Have you ever wondered how animals see? We have all heard stories since we were little about how cats can see in the dark and if you are a hunter that deer can’t see certain colors whereas turkeys can. What accounts for these differences? It all comes down to rods and cones.
Essentially rods and cones are the light and color receptors in our eyes respectively. What makes the differences across various animals is the number and ratio of each. Rods and cones get their names because of their shape — you guessed it; rods look like rods and cones look like cones. Rods are primarily sensitive to light and cones are sensitive to colors.
Since this post is about color vision I will only be talking about cones. Humans normally are what are called trichromats. That means that we have three cones on our retina that are most sensitive to color – red, green, and blue. This is actually an oversimplification. In reality it comes down to the size of the wavelengths and not the actual colors but that is for an optometry textbook and not a blog post.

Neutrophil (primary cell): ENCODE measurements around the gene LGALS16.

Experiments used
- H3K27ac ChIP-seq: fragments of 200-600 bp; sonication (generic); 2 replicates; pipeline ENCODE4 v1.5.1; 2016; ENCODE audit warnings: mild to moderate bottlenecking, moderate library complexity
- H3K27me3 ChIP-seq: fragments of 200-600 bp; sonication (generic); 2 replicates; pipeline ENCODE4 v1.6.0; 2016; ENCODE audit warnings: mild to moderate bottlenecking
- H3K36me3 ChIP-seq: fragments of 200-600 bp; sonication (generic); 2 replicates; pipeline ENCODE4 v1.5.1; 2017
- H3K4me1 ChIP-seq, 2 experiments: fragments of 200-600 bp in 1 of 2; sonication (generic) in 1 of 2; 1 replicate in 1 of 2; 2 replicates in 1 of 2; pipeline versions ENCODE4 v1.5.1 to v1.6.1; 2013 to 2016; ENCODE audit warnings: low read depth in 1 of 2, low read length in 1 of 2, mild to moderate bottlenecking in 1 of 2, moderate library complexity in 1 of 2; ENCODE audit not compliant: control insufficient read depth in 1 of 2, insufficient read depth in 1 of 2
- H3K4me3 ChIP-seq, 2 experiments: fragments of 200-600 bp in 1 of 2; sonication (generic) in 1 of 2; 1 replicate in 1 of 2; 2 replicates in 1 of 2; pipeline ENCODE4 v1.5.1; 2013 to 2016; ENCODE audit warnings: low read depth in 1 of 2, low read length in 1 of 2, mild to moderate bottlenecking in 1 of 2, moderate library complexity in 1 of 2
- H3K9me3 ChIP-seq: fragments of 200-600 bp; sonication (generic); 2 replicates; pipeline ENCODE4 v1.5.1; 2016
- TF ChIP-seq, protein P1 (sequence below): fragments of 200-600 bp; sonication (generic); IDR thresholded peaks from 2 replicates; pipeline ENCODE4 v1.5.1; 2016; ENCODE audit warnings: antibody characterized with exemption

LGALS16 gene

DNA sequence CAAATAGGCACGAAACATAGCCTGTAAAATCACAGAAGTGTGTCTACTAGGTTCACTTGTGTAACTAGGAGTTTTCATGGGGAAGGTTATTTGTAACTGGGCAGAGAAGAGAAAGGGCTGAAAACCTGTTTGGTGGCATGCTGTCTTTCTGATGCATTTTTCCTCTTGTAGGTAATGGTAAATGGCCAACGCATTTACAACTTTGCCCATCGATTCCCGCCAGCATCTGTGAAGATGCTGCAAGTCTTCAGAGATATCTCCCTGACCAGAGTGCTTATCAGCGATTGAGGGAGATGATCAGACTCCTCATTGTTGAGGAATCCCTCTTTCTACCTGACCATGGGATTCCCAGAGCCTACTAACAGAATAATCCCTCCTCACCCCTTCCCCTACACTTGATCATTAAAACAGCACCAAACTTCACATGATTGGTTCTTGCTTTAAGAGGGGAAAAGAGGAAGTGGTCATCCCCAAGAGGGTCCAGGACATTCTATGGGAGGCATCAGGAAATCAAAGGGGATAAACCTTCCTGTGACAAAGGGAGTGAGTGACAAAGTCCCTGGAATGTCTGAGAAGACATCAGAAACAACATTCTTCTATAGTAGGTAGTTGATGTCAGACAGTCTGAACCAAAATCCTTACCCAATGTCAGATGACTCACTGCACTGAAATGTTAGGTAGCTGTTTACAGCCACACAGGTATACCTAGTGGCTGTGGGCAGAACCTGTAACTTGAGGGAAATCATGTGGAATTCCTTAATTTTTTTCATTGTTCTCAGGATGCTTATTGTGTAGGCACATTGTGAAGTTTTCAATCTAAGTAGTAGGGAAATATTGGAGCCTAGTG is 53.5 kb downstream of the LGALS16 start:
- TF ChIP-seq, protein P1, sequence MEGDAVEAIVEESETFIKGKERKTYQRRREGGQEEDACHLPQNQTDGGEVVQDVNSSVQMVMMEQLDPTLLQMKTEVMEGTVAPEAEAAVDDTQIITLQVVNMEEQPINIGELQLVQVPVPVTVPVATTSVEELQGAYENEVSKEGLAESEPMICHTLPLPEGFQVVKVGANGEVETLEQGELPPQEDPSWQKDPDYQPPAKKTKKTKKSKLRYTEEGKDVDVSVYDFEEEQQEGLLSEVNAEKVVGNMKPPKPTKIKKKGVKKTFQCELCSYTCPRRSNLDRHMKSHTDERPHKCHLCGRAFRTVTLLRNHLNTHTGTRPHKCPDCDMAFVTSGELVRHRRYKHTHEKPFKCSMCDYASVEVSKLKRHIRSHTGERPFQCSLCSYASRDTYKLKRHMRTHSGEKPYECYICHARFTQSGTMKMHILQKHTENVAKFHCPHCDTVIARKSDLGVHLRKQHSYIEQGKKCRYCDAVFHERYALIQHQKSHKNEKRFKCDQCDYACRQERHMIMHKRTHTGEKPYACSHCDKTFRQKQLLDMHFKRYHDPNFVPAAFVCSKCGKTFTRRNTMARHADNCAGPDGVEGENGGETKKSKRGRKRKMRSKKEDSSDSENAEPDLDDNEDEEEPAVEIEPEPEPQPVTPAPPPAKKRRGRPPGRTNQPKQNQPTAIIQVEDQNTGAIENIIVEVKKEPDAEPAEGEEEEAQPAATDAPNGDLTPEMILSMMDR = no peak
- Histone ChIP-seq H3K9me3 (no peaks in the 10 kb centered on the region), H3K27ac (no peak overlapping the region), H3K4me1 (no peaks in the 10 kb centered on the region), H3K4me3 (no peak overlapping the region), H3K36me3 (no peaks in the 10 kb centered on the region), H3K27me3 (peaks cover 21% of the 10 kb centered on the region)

People with color blindness are not using one of their cones — usually the one related to the color red which is why red and green more or less look the same. This is also the case with dogs. That bright red and yellow fire hydrant toy actually looks like a dark brownish gray to Fido.
Deer are also dichromats which explains why so many deer hunters wear blaze orange without a problem. Deer cannot see orange so a hunter wearing that color blends into the background like a gray outline. Wearing head to toe blaze orange though isn’t a good idea because a deer can pick out your shape pretty easily having been wired with a brain that is locked into prey mentality.
Most birds such as turkeys on the other hand have full color vision and have very good eye sight so full camouflage even to the point of what is called a leafy suit is necessary for hunting them.
Just like there are color blind people that are essentially dichromats, there also are people that are tetrachromats. Only women have this possibility – again this is just a blog post and not a lecture about genetics. They have the possibility of seeing 100 million colors as opposed to our lowly 1 million colors. Don’t feel too bad though, in questioning a woman who is a full – tetrachromat (has four cones and is aware of more colors) it seems to point out that she only notices more variability in color and not really any more colors per se. But how do you explain the color red to someone who is color blind?
Read more about a woman who is a tetrachromat: